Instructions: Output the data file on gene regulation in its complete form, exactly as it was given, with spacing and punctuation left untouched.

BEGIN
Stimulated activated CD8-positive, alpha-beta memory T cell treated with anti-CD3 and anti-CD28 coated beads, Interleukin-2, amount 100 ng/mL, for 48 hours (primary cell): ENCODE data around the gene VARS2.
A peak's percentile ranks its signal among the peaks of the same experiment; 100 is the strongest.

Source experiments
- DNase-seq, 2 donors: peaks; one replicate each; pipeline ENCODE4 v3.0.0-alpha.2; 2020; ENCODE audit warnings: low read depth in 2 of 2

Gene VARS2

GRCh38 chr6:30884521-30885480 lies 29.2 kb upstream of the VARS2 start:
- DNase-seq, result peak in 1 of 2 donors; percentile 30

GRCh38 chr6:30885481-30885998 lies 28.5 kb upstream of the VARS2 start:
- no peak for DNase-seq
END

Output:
Stimulated activated CD8-positive, alpha-beta memory T cell treated with anti-CD3 and anti-CD28 coated beads, Interleukin-2, amount 100 ng/mL, for 48 hours (primary cell): ENCODE data around the gene VARS2.
A peak's percentile ranks its signal among the peaks of the same experiment; 100 is the strongest.

Source experiments
- DNase-seq, 2 donors: peaks; one replicate each; pipeline ENCODE4 v3.0.0-alpha.2; 2020; ENCODE audit warnings: low read depth in 2 of 2

Gene VARS2

GRCh38 chr6:30884521-30885480 lies 29.2 kb upstream of the VARS2 start:
- DNase-seq, result peak in 1 of 2 donors; percentile 30

GRCh38 chr6:30885481-30885998 lies 28.5 kb upstream of the VARS2 start:
- no peak for DNase-seq